By Ryan Haupt
Thought Dimension Z took a toll on Steve Rogers? Wait until what comes next.
Writer Rick Remender previewed how CAPTAIN AMERICA will crash into All-New Marvel NOW! with new villains, shifting allegiances and much more!
Marvel.com: You’ve really put Captain America through the ringer in your first 12 issues.
Rick Remender: I figure that I like to beat down the characters and see how they get back up, if they even do. [Laughs]
Marvel.com: It seemed that the whole point of the story was Captain America getting back up.
Rick Remender: Yeah, and you know, it’s just one of those things where the character, Steve Rogers, at his core, that’s what his real power is. It’s that eternal tenacity and strength of character. In terms of that, I wanted to investigate just how low I could take Steve before the cracks started to show. That’s what the Nuke arc is, we start to see the cracks show.
Marvel.com: For people who are just now jumping in because of All-New Marvel NOW!, you put Steve in Dimension Z for a while, but at the same time you pulled a lot from his early childhood, which isn’t something we usually get to see. What gave you the idea to go that deep into the character’s history?
|Captain America by Jim Cheung|
Rick Remender: Well, I had actually written an entire 10-issue story of his history. I’m going to be hitting little bits and pieces of it throughout. I’m taking a break from it for a little bit but we’ll get back into it with the “Mindbubble” arc. It seemed to me that the character’s origin was, in people’s minds, this guy that fought in World War II. But the more I investigated that, the less that was his origin story for me. That’s when he becomes the super soldier. That’s not when he becomes the man who rallies troops or the man whose voice can command gods, as Frank Miller put it in “Born Again.”
It was just assumed that this was Steve Rogers. A man with a big heart who was given super powers and helped us win the war. I wanted to know how that guy grew those giant [expletive]. Beyond that, I wanted to know what drove him. The problem with Steve that I encountered in my research, was that I understood that he was driven, I understood what he was, but I didn’t understand the core component that pushed him down that road. That always comes back to family, I think. It always comes back to where you come from. I wanted to explore the idea that Captain America is the son of immigrants because there’s nothing more American than that and it’s an aspect of his personality that isn’t explored all that often. And I wanted to show what he went through as a youth, to really find his core and his philosophy and his distaste for bullies and tyranny. I think that comes a lot from the neighborhood he grew up in and the struggles he dealt with there, and his father and various other forces we’ve shown in those little snippets. Mostly, what we’ve shown in issue #11, where he gets this all is his mother. His mother is the person who instilled all of this in him and the person that he still, in the deepest recesses of his mind, is trying to emulate and impress. Once I got to that point, I realized that’s Steve Rogers. That’s him. That’s an aspect of him that I haven’t seen explored and it’s the heart of the character. It’s one that I wanted to unearth and dig into. As well as using it to show how this guy can keep standing up in the worst possible situations. So I made sure that he was in the worst possible situations.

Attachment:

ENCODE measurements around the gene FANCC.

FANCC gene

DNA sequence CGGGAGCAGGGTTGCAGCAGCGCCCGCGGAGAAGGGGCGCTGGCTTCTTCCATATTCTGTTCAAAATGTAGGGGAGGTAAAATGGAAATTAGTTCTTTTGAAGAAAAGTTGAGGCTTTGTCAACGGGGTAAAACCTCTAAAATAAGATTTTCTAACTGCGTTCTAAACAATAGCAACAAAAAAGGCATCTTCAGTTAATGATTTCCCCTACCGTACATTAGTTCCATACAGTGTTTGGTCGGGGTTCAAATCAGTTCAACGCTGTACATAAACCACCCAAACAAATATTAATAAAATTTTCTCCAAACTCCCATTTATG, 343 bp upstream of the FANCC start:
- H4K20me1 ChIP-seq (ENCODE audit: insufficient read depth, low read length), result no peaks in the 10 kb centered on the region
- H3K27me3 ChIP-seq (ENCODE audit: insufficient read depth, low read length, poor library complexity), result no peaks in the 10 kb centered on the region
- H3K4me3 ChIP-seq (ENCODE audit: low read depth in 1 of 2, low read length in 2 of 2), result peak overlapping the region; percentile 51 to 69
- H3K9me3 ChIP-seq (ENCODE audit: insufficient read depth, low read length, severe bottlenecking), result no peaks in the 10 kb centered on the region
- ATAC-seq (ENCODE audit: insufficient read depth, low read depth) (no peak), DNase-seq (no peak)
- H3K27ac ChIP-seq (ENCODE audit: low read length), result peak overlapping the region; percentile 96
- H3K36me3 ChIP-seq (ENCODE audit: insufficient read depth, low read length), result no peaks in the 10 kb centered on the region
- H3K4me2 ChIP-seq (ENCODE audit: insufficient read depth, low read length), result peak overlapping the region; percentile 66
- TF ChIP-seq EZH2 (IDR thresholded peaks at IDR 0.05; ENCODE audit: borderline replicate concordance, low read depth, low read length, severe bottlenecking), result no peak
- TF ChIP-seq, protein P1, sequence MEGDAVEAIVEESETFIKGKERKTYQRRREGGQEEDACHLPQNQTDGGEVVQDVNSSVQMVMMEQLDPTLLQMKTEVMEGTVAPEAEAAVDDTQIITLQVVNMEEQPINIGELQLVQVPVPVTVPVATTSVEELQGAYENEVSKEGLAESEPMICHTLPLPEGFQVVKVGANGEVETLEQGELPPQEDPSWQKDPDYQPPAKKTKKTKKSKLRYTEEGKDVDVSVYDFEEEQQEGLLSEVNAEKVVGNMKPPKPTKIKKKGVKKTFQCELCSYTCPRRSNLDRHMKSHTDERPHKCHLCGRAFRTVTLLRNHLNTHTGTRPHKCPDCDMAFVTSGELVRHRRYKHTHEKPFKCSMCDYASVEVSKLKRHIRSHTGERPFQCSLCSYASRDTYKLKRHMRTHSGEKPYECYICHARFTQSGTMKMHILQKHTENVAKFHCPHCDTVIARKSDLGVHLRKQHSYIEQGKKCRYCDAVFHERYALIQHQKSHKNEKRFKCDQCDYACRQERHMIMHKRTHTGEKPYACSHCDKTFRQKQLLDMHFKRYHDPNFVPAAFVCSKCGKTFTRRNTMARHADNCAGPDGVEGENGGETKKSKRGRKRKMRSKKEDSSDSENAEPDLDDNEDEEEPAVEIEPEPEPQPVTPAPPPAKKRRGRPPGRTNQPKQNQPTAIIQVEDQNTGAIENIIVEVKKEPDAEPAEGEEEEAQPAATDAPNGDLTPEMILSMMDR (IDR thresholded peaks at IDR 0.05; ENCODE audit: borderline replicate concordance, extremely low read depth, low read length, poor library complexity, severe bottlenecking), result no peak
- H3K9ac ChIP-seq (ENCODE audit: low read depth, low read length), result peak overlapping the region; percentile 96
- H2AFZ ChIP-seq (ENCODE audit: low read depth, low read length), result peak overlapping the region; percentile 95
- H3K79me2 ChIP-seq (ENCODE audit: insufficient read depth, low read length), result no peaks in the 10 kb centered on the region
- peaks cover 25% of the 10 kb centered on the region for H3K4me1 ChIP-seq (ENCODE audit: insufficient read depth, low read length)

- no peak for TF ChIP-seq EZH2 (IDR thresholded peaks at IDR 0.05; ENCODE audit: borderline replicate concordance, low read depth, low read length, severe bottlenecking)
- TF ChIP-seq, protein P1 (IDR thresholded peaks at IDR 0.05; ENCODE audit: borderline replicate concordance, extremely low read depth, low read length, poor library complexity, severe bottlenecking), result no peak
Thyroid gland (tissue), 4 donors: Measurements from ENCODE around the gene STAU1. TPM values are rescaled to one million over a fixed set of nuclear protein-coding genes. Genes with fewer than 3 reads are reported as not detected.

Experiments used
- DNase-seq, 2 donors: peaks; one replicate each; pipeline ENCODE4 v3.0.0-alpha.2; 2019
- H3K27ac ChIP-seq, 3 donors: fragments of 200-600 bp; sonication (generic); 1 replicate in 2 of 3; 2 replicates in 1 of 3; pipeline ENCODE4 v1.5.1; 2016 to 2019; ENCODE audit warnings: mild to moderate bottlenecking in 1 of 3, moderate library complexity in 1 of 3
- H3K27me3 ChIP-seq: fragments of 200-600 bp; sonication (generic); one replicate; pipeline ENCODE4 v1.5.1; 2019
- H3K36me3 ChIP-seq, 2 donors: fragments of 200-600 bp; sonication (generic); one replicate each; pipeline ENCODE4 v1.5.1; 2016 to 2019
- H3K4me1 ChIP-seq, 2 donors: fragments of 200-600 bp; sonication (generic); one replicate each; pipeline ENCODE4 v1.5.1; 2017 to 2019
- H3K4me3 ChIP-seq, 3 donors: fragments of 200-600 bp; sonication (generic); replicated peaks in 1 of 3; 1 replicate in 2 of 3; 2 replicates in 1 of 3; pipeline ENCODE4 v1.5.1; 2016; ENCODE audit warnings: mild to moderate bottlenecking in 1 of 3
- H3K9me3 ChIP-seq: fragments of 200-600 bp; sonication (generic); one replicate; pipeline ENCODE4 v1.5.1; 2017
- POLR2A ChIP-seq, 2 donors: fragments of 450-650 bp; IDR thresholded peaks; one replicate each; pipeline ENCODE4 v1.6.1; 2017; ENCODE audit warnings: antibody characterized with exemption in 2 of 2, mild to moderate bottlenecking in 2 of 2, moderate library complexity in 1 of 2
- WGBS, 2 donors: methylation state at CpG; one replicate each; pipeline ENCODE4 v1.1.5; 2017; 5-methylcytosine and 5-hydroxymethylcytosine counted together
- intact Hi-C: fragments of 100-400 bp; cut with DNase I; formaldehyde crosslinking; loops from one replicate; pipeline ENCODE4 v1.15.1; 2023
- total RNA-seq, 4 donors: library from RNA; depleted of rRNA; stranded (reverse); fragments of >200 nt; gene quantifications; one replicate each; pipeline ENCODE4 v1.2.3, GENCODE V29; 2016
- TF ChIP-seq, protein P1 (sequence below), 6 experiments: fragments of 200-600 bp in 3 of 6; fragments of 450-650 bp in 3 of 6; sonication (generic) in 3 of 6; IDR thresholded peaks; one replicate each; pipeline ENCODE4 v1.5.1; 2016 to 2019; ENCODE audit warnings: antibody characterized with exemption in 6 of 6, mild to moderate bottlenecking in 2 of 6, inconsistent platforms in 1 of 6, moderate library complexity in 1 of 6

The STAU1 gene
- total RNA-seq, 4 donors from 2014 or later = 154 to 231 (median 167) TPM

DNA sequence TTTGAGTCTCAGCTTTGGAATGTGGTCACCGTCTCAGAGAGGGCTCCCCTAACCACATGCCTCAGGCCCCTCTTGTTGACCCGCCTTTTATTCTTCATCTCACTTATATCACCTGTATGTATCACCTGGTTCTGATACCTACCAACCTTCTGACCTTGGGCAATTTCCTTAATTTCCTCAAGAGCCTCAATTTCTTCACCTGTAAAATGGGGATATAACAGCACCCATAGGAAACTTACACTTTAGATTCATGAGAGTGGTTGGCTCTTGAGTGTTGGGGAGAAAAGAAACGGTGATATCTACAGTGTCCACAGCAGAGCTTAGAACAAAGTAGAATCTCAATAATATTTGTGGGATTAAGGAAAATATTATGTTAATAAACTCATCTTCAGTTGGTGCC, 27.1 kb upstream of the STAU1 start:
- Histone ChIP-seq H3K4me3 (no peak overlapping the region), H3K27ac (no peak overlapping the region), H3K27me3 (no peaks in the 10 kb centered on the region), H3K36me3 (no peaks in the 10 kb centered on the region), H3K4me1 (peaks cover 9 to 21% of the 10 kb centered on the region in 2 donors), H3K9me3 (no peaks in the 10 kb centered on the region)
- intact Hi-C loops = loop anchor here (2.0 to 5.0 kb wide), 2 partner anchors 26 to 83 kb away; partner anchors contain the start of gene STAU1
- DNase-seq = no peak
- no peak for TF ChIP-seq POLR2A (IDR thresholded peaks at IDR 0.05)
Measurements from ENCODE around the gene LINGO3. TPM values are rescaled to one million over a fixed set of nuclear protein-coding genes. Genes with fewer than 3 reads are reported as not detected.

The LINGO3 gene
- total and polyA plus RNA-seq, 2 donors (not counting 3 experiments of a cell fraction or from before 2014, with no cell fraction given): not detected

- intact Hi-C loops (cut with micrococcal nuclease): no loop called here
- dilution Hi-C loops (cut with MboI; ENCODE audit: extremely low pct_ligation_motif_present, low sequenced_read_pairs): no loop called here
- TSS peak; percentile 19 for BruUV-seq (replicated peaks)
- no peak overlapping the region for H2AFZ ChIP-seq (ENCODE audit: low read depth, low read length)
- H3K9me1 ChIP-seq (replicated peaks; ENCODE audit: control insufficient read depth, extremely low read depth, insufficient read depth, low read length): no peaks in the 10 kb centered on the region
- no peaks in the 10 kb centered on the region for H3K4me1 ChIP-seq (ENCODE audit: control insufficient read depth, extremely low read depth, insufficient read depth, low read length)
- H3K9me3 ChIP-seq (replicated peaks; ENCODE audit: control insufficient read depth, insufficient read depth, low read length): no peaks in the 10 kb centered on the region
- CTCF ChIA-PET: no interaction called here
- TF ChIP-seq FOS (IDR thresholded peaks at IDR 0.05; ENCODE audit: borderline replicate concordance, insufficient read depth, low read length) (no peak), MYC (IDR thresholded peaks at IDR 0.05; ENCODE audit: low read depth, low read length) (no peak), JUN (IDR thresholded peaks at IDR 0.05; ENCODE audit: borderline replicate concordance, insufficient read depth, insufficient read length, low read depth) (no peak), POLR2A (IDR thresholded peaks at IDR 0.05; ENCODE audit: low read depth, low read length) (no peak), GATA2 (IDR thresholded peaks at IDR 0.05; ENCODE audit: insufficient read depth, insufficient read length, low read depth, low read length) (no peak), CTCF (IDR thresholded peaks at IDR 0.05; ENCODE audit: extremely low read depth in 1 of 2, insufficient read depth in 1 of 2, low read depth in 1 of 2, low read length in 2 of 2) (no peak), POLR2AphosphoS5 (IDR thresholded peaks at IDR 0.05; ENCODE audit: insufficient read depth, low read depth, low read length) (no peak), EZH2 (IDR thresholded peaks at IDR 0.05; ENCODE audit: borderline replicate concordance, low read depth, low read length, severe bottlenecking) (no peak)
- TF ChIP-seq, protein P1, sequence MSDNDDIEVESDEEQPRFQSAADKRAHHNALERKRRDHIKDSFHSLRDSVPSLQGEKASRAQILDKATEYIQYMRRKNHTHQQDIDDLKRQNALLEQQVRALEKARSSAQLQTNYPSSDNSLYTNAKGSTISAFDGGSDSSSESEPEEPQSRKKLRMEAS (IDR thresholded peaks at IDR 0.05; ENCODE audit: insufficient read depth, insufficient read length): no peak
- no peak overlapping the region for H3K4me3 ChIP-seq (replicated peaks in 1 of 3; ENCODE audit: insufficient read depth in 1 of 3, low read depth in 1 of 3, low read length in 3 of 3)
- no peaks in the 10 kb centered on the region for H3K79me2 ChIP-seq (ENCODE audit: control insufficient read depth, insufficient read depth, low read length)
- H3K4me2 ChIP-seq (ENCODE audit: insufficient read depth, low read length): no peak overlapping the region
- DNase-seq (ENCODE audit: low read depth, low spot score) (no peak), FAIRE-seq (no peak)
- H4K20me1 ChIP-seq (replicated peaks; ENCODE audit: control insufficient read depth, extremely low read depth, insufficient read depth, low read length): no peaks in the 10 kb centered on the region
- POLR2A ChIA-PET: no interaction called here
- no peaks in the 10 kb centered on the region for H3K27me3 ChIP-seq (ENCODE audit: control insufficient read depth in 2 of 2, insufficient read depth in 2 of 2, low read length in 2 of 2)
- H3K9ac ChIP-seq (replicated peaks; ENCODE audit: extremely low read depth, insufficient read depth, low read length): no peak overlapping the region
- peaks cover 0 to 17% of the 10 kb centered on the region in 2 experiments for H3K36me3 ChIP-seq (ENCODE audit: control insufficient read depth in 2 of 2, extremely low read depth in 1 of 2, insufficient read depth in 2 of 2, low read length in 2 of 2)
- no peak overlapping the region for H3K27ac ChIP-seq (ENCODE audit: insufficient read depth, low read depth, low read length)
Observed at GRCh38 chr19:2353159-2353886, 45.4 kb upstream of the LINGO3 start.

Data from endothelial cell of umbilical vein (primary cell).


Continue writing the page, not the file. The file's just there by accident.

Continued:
And that’s the fun. Once you can establish why he can keep standing up, you let him. I wanted to keep repeating that note. And beyond just driving it home and keeping it subtle, I wanted to hammer it in a way that really puts a spotlight on that being the core of who this guy is.
Marvel.com: Getting back to him developing a distaste for bullies and tyranny, that immediately made me think of Nuke. He seems like, on the surface, the ultimate tyrant bully.
Rick Remender: Well, it’s a confusing situation with Nuke. He’s also someone who was a patriot who just wanted to serve his country. He’s also somebody who had good intentions at one point and was twisted and misused, brainwashed and mind screwed, and drugged up to the point where he was fried. And that obviously leads to some grey areas in terms of Nuke’s good or evil. When we see what Nuke’s up to, we can see that he’s a misguided and sick individual and is being given more bad orders from some mysterious force behind the curtain. So Steve is put into a quandary where he’s looking at a mirror image of what he could have been in a different era, I think. If the only way to stop Nuke is to kill him that puts Steve in a very difficult position and especially forces him to analyze how easily any of us could have our ideologies and motivations twisted and used to evil while we think that we’re actually doing something good.
Marvel.com: So does Steve see Nuke as a brother, a comrade-in-arms? Somebody like him?
|Jet Black by Nic Klein|
Rick Remender: He does. He’s dealt with Nuke before so Nuke is not a new thing for him. But what Nuke is, is somebody who, at his core, thinks he’s doing the right thing. He thinks he’s doing it for America. He thinks he’s doing it for the boys. He thinks he’s doing it for the honor of his country. And of course, he’s being fed bad information and he’s crazy. He’s absolutely crazy. He’s been taking the reds so long; these are amphetamines mixed with super-soldier properties to give him super-strength and so he’s just out of his head. But Steve has to look at the man underneath all of that. And that’s the big question here, is how is he going to react to him and deal with him. Because in some ways, in Nuke, [he sees] a product of the super-soldier program who he perceives to have been too weak to overcome what was done to him. But then the question is, could Steve have turned out differently? And that’s something that Steve is going to have to come to terms with because it’s not so cut and dry. And especially given the sorts of cracks in his armor and the different methodology that he’s started to consider, given his exposure to Jet Black, and some of his other circumstances, it’s going to cause him a lot of confusion. And he’s going to be questioning a lot about himself and what he does.
Marvel.com: And about Jet Black; are we going to get to see her dealing with this world on her own while Cap is off dealing with Nuke?